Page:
Background: Intra-individual variability in reaction time (RT IIV) is considered to be an index of central nervous system functioning. Such variability is elevated in neurodegenerative diseases or following traumatic brain injury. It has also been suggested to increase with age in healthy ageing.
Objectives: To investigate and quantify age differences in RT IIV in healthy ageing; to examine the effect of different tasks and procedures; to compare raw and mean-adjusted measures of RT IIV.
Data sources: Four electronic databases: PsycINFO, Medline, Web of Science and EMBASE, and hand searching of reference lists of relevant studies.
Study eligibility: English language journal articles, books or book chapters, containing quantitative empirical data on simple and/or choice RT IIV. Samples had to include younger (under 60 years) and older (60 years and above) human adults.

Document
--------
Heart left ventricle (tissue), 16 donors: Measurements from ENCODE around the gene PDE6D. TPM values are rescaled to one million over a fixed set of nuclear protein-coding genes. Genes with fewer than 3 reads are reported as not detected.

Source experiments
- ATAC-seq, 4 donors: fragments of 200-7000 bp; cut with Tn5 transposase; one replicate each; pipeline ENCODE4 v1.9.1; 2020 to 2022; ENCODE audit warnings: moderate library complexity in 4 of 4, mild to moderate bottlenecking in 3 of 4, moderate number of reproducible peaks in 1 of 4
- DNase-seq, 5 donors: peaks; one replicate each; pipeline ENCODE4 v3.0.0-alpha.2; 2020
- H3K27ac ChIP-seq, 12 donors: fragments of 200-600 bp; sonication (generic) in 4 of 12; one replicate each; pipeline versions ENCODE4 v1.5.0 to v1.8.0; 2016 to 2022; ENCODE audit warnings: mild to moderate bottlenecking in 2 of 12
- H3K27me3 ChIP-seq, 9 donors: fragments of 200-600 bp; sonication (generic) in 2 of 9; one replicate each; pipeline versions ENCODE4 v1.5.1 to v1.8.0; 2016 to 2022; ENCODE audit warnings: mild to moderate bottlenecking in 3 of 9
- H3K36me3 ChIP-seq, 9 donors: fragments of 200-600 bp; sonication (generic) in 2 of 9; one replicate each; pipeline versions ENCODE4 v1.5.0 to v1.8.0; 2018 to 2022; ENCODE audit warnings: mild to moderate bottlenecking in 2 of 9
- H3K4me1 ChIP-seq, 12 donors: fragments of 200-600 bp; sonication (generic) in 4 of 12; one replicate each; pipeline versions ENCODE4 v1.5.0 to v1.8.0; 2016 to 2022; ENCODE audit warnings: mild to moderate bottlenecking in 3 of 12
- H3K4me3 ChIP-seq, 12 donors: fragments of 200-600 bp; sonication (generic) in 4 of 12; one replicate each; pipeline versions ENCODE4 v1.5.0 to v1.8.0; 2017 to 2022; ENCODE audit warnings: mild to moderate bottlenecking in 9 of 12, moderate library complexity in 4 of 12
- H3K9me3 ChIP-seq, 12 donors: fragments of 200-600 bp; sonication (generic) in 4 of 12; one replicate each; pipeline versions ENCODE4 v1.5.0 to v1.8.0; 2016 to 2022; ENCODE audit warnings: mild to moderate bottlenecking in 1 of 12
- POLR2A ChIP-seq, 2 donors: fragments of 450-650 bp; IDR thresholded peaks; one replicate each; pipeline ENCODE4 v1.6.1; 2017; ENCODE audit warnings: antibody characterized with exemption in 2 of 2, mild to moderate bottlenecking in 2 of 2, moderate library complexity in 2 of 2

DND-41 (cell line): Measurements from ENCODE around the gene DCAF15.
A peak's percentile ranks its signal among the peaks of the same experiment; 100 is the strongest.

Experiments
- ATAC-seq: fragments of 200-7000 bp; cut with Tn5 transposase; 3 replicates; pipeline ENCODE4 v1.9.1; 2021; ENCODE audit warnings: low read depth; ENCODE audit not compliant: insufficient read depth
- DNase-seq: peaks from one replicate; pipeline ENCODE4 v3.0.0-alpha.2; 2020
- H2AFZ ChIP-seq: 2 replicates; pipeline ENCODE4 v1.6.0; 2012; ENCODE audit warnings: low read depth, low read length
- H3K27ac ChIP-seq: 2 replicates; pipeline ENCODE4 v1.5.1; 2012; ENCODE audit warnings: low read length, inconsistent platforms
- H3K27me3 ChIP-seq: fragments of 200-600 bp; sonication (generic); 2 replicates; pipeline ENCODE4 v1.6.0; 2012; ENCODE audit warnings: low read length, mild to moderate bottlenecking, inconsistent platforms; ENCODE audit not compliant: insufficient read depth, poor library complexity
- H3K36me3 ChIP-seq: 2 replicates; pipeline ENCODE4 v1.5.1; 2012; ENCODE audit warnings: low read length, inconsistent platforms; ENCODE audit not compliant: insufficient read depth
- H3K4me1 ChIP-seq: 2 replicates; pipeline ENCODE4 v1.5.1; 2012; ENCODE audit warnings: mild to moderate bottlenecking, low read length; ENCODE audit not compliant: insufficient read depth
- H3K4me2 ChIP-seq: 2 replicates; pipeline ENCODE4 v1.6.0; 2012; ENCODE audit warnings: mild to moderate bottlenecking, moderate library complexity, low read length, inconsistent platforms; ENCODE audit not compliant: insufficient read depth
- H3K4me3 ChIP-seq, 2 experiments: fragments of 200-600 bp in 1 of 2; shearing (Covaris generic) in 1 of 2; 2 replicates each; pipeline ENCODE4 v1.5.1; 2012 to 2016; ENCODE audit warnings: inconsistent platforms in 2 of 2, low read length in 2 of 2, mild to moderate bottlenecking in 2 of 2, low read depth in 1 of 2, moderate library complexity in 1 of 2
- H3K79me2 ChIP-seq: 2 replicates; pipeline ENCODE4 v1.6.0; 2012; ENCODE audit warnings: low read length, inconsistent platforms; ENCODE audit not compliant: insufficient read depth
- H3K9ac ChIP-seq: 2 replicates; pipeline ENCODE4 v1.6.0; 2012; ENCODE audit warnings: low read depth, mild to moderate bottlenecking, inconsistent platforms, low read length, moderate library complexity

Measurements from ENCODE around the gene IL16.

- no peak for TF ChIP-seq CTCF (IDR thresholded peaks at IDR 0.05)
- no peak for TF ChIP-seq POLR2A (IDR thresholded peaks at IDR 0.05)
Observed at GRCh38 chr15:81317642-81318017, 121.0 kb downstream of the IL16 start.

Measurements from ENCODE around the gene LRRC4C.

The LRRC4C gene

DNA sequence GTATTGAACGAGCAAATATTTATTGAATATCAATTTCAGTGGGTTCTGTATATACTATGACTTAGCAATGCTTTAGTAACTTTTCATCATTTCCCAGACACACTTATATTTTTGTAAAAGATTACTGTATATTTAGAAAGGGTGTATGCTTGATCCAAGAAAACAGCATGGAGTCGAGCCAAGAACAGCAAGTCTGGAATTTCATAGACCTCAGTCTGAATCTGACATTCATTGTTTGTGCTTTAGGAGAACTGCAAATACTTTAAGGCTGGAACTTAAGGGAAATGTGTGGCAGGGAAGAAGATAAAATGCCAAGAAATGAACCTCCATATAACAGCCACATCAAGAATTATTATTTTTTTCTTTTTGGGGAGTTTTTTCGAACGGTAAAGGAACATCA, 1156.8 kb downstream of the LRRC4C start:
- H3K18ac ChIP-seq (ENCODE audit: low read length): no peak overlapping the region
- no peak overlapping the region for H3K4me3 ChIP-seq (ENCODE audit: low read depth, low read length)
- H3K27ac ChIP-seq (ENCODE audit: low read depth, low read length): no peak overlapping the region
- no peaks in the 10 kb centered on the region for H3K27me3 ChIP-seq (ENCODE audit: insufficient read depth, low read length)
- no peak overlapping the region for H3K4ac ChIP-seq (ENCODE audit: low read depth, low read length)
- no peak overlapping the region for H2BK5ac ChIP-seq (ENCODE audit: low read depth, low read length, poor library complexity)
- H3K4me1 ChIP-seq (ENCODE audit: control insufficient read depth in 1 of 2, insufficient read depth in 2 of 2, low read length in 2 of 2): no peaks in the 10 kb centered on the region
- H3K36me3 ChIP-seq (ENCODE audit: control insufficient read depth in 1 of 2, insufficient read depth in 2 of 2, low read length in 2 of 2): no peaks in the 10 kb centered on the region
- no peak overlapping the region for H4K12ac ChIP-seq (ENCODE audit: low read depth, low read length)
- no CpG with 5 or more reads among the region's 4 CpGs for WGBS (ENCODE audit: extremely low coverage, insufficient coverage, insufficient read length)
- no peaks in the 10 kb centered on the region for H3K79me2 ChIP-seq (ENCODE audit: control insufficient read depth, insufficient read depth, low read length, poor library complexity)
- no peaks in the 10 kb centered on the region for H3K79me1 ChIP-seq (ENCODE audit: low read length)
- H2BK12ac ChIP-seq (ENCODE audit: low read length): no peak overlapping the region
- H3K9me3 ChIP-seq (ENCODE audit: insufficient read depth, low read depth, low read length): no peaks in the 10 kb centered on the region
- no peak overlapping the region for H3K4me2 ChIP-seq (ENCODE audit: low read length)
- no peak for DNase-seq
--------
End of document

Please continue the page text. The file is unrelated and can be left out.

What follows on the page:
Study appraisal and synthesis: Studies were evaluated in terms of sample representativeness and data treatment. Relevant data were extracted, using a specially-designed form, from the published report or obtained directly from the study authors. Age-group differences in raw and RT-mean-adjusted measures of simple and choice RT IIV were quantified using random effects meta-analyses.
Results: Older adults (60+ years) had greater RT IIV than younger (20-39) and middle-aged (40-59) adults. Age effects were larger in choice RT tasks than in simple RT tasks. For all measures of RT IIV, effect sizes were larger for the comparisons between older and younger adults than between older and middle-aged adults, indicating that the age-related increases in RT IIV are not limited to old age. Effect sizes were also larger for raw than for RT-mean-adjusted RT IIV measures.
Conclusions: RT IIV is greater among older adults. Some (but not all) of the age-related increases in RT IIV are accounted for by the increased RT means.